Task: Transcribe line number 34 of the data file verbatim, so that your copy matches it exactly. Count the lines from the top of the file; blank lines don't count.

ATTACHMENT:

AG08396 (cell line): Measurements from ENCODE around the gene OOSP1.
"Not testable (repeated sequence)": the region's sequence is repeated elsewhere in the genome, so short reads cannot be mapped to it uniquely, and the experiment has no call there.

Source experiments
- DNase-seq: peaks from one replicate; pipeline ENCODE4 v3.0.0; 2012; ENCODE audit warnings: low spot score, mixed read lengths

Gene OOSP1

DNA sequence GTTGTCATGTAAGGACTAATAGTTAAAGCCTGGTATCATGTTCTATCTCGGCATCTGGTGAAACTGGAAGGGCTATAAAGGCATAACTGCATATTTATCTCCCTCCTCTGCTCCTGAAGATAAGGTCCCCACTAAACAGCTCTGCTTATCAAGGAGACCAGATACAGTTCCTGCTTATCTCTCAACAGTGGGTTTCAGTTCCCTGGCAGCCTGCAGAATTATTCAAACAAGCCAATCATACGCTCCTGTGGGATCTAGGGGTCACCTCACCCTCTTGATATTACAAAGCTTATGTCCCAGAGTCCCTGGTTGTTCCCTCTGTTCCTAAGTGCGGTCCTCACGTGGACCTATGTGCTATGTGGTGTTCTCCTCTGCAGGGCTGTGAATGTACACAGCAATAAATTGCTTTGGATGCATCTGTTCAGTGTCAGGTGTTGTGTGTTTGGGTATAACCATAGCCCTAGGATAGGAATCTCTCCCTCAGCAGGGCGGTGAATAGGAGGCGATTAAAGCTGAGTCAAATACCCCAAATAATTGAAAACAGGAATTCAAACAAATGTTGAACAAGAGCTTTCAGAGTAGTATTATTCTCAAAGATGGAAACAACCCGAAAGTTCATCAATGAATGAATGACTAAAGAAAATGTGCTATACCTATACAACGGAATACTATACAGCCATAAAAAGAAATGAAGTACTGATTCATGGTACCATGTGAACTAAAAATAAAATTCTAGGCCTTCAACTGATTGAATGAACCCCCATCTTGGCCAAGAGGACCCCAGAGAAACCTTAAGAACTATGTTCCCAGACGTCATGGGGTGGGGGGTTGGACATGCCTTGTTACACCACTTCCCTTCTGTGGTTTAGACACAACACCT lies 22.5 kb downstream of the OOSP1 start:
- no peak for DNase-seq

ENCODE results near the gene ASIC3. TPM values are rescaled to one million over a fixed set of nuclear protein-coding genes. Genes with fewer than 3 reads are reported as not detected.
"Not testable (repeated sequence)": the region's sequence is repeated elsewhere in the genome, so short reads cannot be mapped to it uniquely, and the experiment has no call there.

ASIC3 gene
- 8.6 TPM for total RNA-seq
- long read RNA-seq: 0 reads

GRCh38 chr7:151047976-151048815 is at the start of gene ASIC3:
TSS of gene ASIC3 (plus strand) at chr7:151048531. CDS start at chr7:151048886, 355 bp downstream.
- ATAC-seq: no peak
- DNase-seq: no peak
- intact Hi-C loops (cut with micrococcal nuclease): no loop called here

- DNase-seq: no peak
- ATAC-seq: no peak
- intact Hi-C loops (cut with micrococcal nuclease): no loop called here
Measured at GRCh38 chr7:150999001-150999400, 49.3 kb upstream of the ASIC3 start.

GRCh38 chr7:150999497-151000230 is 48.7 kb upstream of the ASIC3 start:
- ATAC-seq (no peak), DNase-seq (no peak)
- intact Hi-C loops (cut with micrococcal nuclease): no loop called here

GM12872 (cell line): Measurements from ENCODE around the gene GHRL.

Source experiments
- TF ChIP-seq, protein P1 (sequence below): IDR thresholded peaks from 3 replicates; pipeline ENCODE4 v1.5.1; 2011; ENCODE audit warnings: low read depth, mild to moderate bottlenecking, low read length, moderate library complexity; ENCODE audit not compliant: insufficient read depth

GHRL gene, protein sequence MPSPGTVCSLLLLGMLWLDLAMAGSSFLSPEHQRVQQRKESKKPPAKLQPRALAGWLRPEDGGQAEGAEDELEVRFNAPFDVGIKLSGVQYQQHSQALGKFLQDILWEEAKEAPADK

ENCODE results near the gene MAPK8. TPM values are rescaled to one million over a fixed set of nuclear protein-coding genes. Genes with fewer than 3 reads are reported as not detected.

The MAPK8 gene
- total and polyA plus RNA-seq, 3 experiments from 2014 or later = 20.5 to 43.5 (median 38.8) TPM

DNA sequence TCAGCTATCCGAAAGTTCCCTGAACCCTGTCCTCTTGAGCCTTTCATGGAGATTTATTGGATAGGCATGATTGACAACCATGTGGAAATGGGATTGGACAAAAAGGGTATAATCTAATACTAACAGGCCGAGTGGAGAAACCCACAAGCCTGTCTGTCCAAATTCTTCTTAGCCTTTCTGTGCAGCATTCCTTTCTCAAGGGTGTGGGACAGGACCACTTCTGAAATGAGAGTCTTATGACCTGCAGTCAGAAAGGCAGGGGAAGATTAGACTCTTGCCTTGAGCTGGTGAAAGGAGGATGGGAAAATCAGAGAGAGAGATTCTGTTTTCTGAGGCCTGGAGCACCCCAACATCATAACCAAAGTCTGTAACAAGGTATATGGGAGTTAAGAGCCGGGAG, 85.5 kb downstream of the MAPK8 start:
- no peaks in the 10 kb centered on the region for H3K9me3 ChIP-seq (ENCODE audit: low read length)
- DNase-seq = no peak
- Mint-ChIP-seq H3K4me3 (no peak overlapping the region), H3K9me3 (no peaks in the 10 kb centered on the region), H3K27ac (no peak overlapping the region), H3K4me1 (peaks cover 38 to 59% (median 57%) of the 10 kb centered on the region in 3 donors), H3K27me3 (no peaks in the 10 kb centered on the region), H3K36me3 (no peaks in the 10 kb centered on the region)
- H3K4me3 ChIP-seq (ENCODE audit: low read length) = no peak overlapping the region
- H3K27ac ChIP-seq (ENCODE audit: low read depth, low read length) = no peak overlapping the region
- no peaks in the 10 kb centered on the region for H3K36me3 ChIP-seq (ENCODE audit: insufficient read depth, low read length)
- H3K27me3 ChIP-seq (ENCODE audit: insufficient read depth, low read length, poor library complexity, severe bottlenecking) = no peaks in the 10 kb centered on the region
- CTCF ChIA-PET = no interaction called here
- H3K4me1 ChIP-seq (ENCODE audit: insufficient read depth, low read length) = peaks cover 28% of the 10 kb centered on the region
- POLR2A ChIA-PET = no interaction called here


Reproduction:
- DNase-seq = no peak